No matter your view on the EU, every single time a politician reels out the “independence in Europe” yarn, there can only be one legitimate response. That unless and until Scotland as its own currency and its own independently run central bank, there is no possible way back into the EU.
The whole point of the EU is that it is an institution based on rules, commonly shared, around which member states must comply. How on earth can a country align with such a regime without control over its own monetary policy? It can’t. In this regard, Brexit has made the process harder, given Scotland would be trapped under the terms of Sterlingisation, with a non-EU member.
Yet even without the added complexity of Brexit, this isn’t a new problem. There is no evidence that the SNP leadership have taken into consideration any of the difficulties faced in the last referendum. As a former EU economic affairs commissioner said in 2014:
“As to the question of whether sterlingisation is compatible with EU membership, the answer is that this simply would not be possible, since that would obviously imply a situation where the candidate country concerned would not have a monetary authority of its own, and thus no necessary instruments for EMU.”
It is confounding, but it is assuredly the case, that the SNP and the Greens have staked almost the entirety of the independence case on EU membership, while they promote a currency position that wont allow this to happen in the first place.
Considering this is meant to be a government which prides itself on “detail,” this appears to be a quite remarkable oversight. And that’s being generous.
Other huge questions arise. Even if it were to come to pass, after the copious and self-imposed obstructions, that Scotland found itself in a position to rejoin the EU, are the electorate to have any say in the process? Because the position of the SNP leadership also appears to strip the Scottish people of their democratic right to decide future relations with the Europe.
Once again, power is to be handed upwards to unelected bodies. If it is not to the Bank of England, it is to the European Commission. The 2016 Brexit referendum is a wholly different question to the proposition that an independent Scotland should join the EU. The parameters of the debate are changed entirely, and the costs and benefits have to be weighed up democratically. Especially as Europe is itself in a period of protracted economic and political crisis. For one thing, the question of austerity would have to be considered.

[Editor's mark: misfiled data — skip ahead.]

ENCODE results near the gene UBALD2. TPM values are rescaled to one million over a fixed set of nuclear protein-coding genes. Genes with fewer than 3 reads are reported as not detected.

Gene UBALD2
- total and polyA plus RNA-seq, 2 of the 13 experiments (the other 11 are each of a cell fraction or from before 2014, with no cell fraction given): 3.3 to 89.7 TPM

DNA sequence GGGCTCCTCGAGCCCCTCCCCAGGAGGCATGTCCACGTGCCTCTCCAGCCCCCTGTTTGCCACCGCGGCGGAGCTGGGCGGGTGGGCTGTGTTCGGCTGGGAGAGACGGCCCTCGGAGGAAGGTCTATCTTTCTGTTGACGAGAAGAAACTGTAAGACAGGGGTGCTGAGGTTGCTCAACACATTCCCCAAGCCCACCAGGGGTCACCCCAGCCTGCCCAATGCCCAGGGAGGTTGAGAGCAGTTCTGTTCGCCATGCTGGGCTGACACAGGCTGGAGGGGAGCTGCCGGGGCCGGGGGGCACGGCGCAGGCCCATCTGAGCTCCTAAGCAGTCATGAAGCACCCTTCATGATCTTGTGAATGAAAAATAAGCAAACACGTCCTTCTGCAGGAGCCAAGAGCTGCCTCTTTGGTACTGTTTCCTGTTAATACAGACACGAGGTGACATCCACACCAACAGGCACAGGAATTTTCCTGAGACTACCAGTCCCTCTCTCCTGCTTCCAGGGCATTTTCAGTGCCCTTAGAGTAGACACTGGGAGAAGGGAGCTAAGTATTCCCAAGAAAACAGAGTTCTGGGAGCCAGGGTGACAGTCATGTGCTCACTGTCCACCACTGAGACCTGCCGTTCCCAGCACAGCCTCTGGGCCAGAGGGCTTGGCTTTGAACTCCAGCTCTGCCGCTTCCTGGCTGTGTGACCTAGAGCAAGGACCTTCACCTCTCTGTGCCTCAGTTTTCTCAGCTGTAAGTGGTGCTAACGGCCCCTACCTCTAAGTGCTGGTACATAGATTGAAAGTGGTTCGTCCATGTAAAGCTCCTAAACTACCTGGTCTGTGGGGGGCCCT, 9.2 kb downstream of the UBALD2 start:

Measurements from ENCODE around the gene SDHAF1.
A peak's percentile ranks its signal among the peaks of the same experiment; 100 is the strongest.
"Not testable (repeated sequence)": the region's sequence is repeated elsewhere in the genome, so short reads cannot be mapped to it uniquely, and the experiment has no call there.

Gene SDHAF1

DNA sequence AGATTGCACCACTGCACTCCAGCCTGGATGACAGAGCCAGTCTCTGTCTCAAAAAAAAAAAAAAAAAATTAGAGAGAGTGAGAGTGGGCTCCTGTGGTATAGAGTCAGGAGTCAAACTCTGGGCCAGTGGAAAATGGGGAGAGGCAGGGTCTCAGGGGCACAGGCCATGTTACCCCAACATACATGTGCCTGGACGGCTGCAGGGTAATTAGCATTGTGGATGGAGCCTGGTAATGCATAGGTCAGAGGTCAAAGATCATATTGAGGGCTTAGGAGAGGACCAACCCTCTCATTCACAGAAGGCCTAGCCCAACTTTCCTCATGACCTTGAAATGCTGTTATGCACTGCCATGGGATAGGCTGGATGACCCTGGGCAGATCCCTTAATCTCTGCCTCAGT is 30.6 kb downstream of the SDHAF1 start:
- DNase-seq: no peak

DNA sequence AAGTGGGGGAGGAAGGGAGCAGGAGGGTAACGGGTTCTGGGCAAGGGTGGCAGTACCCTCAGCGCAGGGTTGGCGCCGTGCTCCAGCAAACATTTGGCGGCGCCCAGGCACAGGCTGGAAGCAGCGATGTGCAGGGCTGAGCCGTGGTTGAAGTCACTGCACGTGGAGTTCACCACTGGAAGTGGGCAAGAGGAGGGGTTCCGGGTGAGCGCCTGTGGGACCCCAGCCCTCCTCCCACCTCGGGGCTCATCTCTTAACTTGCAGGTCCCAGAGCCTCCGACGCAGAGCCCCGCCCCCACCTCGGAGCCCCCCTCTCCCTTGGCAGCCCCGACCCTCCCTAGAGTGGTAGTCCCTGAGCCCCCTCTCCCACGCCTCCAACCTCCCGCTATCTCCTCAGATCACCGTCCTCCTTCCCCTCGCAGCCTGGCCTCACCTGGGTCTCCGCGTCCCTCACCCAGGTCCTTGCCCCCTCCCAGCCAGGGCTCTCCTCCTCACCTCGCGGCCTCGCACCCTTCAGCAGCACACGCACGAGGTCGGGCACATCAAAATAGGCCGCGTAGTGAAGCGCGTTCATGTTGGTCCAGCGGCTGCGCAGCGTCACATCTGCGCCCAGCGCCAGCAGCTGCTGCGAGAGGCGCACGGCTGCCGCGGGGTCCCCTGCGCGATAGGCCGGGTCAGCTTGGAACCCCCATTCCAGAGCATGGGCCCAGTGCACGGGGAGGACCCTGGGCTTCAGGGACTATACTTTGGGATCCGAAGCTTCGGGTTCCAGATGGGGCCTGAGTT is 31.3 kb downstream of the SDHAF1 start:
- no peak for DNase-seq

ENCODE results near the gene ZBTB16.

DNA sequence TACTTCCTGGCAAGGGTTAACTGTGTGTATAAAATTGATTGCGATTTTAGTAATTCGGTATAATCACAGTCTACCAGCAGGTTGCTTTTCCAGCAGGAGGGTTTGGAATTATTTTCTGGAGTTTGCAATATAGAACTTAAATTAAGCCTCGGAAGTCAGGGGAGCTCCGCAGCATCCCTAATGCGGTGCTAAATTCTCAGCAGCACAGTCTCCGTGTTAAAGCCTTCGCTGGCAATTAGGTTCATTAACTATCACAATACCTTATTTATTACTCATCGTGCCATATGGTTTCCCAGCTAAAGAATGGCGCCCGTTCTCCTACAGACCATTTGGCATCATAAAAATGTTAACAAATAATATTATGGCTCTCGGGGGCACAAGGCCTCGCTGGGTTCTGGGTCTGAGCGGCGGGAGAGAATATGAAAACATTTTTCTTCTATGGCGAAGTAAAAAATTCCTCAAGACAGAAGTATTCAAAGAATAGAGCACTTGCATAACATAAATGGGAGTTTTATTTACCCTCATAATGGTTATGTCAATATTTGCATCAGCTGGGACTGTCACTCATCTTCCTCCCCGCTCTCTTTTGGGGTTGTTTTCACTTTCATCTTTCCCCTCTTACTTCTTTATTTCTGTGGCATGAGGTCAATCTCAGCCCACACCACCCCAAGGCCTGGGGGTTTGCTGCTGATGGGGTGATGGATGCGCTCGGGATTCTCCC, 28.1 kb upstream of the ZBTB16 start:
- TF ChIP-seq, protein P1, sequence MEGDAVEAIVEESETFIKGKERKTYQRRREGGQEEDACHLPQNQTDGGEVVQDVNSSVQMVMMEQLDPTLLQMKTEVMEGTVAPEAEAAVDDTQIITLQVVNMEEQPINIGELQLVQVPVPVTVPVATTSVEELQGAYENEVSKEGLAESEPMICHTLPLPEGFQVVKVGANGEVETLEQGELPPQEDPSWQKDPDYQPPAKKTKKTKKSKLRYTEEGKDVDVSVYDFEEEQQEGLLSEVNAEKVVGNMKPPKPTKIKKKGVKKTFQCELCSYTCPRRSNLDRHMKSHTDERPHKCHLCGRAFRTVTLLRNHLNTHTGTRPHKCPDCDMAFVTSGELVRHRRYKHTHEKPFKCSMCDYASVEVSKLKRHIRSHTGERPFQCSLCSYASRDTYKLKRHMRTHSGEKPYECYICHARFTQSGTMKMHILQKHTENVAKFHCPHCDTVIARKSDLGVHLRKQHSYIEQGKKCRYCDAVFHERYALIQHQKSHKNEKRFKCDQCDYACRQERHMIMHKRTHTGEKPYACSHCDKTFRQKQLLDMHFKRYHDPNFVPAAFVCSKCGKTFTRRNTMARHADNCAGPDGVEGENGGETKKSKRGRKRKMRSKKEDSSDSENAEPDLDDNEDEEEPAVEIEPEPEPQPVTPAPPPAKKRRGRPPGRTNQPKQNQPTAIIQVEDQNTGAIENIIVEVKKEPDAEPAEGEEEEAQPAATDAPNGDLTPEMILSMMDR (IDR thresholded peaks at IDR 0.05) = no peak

In the words of the First Minister:
“We do confirm that we would set clear fiscal rules to put and keep public finances on a sustainable path. we would intend these to align with the broad principles of the European Growth and Stability Pact, which is currently being reformed.”
The Stability and Growth Pact is a set of rules designed to ensure that countries in the European Union pursue “sound public finances” and “coordinate their fiscal policies.” In practice this means public spending cuts. As Joshua Fjelstul, research fellow in the Department of Political Science and International Relations at the University of Geneva, explains:
“There are two mechanisms through which the EU can enforce the Stability and Growth Pact and incentivise austerity, one preemptive, the other reactionary. First, the EU can pre-approve member states’ budgets, which could prevent over-spending before it occurs. Second, the EU can impose financial sanctions for over-spending, which could incentivise fiscal discipline.”
There should at least be a debate about Scotland’s future in Europe. But to have that properly there must be a viable route to become a member in the first place. That wasn’t presented in Building a New Scotland: A stronger economy with independence, despite how central it has become to independence.
My view is that the Scottish people should discuss, consider contrasting arguments and vote on matters such as the EU. Indeed, isn’t the point of independence to set up the required institutions in order to allow Scots to make informed decisions about their future democratically?
That power, and the very notion of a reinvigorated popular sovereignty in an “independent” Scotland, will only wither on the vine as a result of the suffocating policy of indefinite Sterlingisation.
Curiously, there is no mention of the European Free Trade Association, or EFTA, in the document. This is often cited as a potential staging post in a sequence of events that leads towards eventual EU membership. There is an inbuilt assumption, based on a fantasy, that EU membership lies around the corner. We might ask why this is.
In my estimation, there is an obvious reason. The SNP are wielding the issue of Brexit as part of their armoury in the coming General Election campaign in which the main competitor in Scotland will be the Labour Party. The idea that Brexit can be reversed through independence has been, and will continue to be, a key feature of SNP general election campaigns.